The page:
You're my favorite.

No, really - you are.

Tuesday, July 19, 2005

My mother is in Vermont right now visiting her parents and has been for the last 3 ½ weeks. She comes home Saturday. I grew up going to Vermont every summer for at least two weeks, sometimes longer. Getting there is a full day of travel. We'd always get up early in the morning and go to Stapleton, later DIA, to catch the first flight. After a layover, usually in Chicago, we'd end up in Burlington or Manchester, and then have to drive two hours (now one and a half since they raised the speed limit) to South Strafford, a town of about 900 people. The entrance to their driveway is 1.48 miles up a steep and winding dirt road; in the summer it's fine, but in winter or mud season (early spring when the snow melts and turns the road to muck), it can be impassable without four-wheel-drive. We know it's 1.48 miles because a few years ago someone (the state? The county? I have no idea) decided that people on their road should have addresses and 148 became my grandparents'.

I loved going to Vermont. My aunt and uncle and four cousins lived on the land next to my grandparents, and we were back and forth between the houses all day long. Both had ponds that we were in and out of constantly, swimming, catching frogs and salamanders, playing water games. We'd often put on swim suits when we got up and not take them off till bedtime. I remember days that the water was as warm as bathwater, when steam would rise off it first thing in the morning as the early morning chill and the warm water collided.

My sister and I were the youngest of the cousins. I was a year younger than my youngest cousin and Amy four years younger than me. We played with Annika and Jesse mostly; Sarah and Caitlin were the big girls, way older and with their own lives but still lots of fun when they were around. When we'd go to Coburns, the town store, with my grandmother, often someone would look at us two little blond girls and say that we must be related to those Hawkins girls. We were proud to be recognizable, proud to be part of the town in some small way.

As we got older, we spent hours reading, book after book, some from the Hawkins' house and some from the tiny town library that was only open two half-days a week. When we ran out of books from the South Strafford library, we started going to the library in Hanover, 30 minutes away. Our grandmother would check out dozens of books for us on her card.

My grandfather used to be a photographer. Half-naked pictures of us as little girls are on their walls, running past the pond, playing in the sand. When I was little, I didn't care that we were half-naked; as I got older, I did. I got older again and stopped caring again.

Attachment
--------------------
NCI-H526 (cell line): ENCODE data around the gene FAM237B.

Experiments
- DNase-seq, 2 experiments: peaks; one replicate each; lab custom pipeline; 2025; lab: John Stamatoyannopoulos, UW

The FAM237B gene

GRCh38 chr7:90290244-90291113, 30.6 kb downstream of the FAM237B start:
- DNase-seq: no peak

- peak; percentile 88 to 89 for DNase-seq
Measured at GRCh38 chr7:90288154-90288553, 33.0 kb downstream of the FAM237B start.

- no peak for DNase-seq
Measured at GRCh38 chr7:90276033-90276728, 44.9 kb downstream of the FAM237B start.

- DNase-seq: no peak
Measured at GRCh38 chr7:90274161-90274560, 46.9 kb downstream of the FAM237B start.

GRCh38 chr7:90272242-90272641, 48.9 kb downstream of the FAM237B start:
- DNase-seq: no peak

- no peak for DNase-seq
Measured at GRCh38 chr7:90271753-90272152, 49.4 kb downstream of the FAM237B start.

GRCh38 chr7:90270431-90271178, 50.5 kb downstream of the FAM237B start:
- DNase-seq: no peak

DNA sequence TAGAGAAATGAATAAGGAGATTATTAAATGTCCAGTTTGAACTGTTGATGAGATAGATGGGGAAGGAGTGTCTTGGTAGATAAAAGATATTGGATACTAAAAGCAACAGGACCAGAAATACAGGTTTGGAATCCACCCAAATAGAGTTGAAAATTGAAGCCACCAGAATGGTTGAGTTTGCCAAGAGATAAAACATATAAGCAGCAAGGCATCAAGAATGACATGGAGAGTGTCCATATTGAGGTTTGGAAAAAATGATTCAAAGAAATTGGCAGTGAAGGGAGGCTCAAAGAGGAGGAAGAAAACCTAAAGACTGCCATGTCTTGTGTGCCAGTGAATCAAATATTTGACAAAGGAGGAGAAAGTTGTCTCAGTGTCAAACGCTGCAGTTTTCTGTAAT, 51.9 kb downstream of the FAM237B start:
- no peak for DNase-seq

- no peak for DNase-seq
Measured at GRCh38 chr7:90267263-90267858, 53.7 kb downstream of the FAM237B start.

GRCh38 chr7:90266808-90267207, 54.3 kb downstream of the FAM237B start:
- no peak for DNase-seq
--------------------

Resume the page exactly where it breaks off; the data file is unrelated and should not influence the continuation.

My grandmother always had pints of Ben and Jerry's in the freezer. Because they were only an hour from the factory, Coburns got the Ben & Jerry's seconds, pints with chunks that were too big or too few, anything that didn't meet standards. Every night after dinner we'd choose a flavor for dessert. Sometimes we'd have ice cream several times a day. It was summer.

In college and years after, I'd take the train or the bus, or occasionally fly, to Vermont for long weekends – Columbus Day, Thanksgiving, Easter. My grandparents were getting older; my grandfather started forgetting the last time he'd seen me. I saw them three or four times a year, taking friends up with me sometimes. We'd go to the Ben and Jerry's factory, admire the scenery, go out for pancakes with real maple syrup. I saw the Vermont foliage, frozen ponds, spring flowers for the first time after eighteen years of summers.

The last time I was in Vermont was last summer. We went for a long weekend, for a beautiful wedding that did not become a beautiful marriage. My grandparents are no longer getting older. Now they are older. My grandfather's memory floats, and sometimes he seems better, and sometimes he doesn't know who I am. My grandmother takes care of him and will not move into an assisted living facility until she has to because she knows that the beauty of their surroundings is about all my grandfather can still appreciate on a daily basis. They met Ben and my grandmother told me she liked him. I don't think my grandfather will ever see Ben again. I don't know that I will ever see my grandfather again. I send them cards to tell them I love them, and I hope to get out there again in the relatively near future, but I don't know when that will be.